UN Moves Forward with Ambitious Plan to Clean Up Lake Victoria
Lake Victoria is vital to the livelihood of about 30 million people in East Africa. But as the region urbanizes, pollution levels in the lake have increased and access to clean water for disadvantaged populations is far from a sure thing. So the governments of Kenya, Tanzania and Uganda, with the help of the United Nations Human Settlements Programme (UN-HABITAT) have stepped in with an ambitious initiative to protect local ecosystems and to provide clean water and sanitary living conditions for inhabitants.
Photo: Stefan Magdalinski under a Creative Commons license.
The Lake Victoria Region Water and Sanitation Initiative (LVWATSAN), started in 2004, aims to meet the Millennial Development Goals for water, established by the United Nations in 2000.
Last week, UN-HABITAT announced that the second phase of the project will begin in August. With a $110 million grant from the African Development Bank, UN-HABITAT and the national governments are set to target 15 urban settlements in Kenya, Tanzania and Uganda, where the poverty rate is as high as 50%.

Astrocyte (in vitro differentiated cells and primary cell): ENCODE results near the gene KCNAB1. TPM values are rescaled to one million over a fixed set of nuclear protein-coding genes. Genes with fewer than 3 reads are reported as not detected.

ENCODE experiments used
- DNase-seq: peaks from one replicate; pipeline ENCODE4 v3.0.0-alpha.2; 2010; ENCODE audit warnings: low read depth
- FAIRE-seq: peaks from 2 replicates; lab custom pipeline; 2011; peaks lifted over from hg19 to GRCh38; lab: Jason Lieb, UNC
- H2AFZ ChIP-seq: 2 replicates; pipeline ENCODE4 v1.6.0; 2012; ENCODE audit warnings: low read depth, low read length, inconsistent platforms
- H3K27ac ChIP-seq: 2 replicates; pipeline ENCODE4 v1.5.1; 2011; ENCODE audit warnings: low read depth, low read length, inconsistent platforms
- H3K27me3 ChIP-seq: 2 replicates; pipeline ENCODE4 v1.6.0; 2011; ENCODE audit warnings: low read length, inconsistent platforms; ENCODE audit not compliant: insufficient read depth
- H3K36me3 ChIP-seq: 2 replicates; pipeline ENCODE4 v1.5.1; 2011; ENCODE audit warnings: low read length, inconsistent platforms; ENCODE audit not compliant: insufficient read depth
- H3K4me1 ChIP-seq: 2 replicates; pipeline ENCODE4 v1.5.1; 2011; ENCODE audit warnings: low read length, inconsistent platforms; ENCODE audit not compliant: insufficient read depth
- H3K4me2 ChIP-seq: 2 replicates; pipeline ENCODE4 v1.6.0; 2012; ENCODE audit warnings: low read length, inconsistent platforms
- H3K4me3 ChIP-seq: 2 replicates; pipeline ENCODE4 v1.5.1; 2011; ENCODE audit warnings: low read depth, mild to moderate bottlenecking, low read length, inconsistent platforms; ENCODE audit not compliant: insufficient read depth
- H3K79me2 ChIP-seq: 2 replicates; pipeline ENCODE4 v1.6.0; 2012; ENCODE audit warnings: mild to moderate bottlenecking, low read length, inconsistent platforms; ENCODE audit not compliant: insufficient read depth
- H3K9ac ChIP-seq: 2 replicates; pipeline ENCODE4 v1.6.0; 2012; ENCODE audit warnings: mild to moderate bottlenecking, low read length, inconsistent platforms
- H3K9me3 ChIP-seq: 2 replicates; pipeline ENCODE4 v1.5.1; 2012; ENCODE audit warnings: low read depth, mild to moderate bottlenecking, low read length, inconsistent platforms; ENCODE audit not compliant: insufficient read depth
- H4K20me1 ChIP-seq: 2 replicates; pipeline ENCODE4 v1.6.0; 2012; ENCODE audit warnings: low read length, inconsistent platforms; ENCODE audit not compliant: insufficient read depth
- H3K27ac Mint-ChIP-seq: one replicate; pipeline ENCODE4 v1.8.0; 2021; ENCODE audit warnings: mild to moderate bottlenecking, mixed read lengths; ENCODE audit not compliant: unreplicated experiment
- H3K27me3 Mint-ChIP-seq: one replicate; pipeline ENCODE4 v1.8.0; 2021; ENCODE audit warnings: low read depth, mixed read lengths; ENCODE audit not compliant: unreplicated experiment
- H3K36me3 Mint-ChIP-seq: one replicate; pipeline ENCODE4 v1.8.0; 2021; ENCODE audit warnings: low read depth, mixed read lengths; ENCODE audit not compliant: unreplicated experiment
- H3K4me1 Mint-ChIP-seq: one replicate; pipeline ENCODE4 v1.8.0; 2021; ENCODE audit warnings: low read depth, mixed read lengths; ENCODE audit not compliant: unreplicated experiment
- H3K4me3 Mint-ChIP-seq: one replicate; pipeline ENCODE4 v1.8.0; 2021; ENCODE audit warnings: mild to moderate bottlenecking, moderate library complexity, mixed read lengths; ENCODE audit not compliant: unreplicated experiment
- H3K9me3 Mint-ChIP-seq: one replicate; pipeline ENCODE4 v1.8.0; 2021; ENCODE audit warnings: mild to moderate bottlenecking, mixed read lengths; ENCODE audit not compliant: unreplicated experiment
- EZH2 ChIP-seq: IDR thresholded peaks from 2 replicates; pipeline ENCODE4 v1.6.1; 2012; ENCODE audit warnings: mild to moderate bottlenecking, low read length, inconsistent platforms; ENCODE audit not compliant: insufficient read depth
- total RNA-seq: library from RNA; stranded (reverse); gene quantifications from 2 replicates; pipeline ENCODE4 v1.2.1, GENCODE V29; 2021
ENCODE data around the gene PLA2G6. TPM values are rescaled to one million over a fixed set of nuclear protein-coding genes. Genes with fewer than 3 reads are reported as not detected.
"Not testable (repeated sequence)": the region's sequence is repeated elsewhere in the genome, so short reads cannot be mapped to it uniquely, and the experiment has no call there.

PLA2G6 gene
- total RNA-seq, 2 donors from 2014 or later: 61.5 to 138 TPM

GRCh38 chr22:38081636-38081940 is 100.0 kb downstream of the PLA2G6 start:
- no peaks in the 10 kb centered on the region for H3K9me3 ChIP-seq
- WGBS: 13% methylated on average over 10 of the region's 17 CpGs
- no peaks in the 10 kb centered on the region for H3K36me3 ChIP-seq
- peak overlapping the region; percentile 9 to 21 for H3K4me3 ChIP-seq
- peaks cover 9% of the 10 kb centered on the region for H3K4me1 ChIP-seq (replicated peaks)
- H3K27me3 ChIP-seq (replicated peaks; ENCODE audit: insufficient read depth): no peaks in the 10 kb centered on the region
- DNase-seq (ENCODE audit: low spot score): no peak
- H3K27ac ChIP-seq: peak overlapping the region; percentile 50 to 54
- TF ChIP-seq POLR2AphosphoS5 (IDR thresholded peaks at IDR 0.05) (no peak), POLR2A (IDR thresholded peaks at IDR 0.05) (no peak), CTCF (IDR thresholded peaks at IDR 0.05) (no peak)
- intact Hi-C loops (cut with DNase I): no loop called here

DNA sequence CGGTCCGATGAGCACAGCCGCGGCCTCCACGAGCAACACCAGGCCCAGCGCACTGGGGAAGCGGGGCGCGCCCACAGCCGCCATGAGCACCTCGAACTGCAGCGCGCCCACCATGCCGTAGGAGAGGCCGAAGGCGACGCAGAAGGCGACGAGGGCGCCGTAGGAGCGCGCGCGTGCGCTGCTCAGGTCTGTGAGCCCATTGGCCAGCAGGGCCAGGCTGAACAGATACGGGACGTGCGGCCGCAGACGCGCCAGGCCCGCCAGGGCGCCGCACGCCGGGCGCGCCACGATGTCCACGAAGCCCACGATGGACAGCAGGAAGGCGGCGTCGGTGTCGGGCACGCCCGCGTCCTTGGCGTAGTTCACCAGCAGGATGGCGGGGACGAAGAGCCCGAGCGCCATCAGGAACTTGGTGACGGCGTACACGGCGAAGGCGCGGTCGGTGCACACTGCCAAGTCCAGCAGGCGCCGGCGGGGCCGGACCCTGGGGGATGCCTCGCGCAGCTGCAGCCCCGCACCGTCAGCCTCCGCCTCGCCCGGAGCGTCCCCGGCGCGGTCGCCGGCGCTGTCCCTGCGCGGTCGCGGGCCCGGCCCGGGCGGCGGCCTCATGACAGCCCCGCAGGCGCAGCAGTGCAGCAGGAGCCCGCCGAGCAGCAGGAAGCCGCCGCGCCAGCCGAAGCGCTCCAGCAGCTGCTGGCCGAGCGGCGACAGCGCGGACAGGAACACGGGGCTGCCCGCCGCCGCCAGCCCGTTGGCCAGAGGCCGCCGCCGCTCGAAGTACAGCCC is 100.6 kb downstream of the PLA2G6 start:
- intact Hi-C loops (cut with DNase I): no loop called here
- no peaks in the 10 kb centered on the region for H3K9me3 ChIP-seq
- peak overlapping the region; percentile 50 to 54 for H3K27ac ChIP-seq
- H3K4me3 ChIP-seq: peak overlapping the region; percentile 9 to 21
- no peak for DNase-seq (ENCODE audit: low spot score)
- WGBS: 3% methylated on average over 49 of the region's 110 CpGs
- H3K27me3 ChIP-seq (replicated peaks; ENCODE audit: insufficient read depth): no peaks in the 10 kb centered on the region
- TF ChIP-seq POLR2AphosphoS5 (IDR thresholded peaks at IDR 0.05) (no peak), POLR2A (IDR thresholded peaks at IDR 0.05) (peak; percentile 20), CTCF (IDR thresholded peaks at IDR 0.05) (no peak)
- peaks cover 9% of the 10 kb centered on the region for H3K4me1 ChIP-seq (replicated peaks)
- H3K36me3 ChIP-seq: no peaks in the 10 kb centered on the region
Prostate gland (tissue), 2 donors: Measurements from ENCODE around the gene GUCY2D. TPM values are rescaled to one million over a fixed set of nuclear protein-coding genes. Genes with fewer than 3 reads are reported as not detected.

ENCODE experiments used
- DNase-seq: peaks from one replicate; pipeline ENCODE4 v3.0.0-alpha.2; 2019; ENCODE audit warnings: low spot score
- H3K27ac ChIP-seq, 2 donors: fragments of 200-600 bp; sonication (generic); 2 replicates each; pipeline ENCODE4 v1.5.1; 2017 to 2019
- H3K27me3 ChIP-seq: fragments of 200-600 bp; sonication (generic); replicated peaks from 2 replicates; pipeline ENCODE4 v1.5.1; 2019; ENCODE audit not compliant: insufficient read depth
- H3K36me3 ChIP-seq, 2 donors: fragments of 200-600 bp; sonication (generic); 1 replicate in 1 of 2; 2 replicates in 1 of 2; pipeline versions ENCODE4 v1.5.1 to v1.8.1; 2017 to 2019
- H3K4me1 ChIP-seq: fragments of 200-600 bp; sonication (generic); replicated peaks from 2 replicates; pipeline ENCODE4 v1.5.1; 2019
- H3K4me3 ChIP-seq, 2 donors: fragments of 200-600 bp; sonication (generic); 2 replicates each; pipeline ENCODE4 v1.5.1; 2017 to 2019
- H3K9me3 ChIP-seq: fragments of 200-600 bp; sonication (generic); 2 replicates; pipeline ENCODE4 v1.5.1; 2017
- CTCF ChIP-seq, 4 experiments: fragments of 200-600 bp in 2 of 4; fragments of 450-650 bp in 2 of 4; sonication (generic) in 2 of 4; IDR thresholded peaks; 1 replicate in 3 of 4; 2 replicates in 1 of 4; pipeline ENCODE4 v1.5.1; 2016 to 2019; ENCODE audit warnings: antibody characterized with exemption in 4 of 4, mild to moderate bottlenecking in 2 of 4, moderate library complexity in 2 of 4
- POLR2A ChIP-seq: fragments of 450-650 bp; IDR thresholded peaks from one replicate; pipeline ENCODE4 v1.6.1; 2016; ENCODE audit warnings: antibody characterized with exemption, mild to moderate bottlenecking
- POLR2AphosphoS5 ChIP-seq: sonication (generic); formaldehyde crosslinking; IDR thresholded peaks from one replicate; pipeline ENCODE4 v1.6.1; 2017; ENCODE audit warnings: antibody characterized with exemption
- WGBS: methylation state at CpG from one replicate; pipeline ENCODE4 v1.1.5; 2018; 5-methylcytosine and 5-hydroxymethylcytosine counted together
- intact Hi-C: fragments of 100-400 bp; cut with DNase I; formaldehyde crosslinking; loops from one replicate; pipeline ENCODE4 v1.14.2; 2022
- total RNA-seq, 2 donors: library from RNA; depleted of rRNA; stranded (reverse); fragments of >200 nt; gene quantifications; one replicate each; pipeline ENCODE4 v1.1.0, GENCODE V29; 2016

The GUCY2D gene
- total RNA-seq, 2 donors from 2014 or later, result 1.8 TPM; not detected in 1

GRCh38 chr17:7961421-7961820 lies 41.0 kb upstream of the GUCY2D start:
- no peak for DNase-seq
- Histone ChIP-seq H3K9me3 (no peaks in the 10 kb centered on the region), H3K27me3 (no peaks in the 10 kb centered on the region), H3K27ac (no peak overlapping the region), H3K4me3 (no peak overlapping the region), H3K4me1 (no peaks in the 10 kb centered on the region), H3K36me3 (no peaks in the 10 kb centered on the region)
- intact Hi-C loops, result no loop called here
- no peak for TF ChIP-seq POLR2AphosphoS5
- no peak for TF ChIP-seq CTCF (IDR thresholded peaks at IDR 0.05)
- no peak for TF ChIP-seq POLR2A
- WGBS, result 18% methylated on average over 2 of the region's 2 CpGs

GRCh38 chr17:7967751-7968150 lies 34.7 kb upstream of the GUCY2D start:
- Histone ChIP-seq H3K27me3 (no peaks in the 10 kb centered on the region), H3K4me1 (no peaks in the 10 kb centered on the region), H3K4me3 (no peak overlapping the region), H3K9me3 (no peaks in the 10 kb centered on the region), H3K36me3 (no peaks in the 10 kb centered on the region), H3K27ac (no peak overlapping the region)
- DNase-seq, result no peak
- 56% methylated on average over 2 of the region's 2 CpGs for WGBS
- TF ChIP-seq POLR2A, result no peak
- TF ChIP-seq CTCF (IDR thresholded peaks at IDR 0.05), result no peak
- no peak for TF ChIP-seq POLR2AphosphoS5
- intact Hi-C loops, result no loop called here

The goal is to improve the living conditions of the 1 million people living in these settlements, while at the same time preserving Lake Victoria's ecosystem. These goals go hand in hand: protecting the environment is key to battling poverty. Within those overarching objectives are seven specific goals:
- Expedite pro-poor water and sanitation investments in secondary towns
- Enhance institutional and human resource capacities at local and regional levels
- Operationalise sector reforms
- Enhance capacities of local private sector entities in service delivery
- Reduce the adverse environmental impact of urbanization on local environment
- Support economic development in secondary towns through improved water and sanitation, and related income generating activities
- Support cooperation between the countries of the East African Region
If the Lake Victoria project is successful, it could set a great precedent for other large-scale initiatives of the same ilk. There are no eye-candy renderings here, so breath-taking new design or technology. Rather, the project will target poverty and pollution with carefully developed investment strategies, and will hopefully bear fruit.
For more stories like this, follow me on Twitter.
More clean water initiatives:
Looks Like a Crashed UFO, But It's Really a Solar Water Cleanup System
New York Using Giant "Sponges" To Clean Coal Tar from Hudson River
Cycloclean: Pedal Your Way to Clean, Drinkable Water